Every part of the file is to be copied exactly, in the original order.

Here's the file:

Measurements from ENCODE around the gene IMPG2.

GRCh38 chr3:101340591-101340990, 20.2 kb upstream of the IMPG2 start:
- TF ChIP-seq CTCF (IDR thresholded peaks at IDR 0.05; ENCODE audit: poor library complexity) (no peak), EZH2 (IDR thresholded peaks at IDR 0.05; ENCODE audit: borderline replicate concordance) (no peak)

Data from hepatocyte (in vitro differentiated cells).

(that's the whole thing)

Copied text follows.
Measurements from ENCODE around the gene IMPG2.

GRCh38 chr3:101340591-101340990, 20.2 kb upstream of the IMPG2 start:
- TF ChIP-seq CTCF (IDR thresholded peaks at IDR 0.05; ENCODE audit: poor library complexity) (no peak), EZH2 (IDR thresholded peaks at IDR 0.05; ENCODE audit: borderline replicate concordance) (no peak)

Data from hepatocyte (in vitro differentiated cells).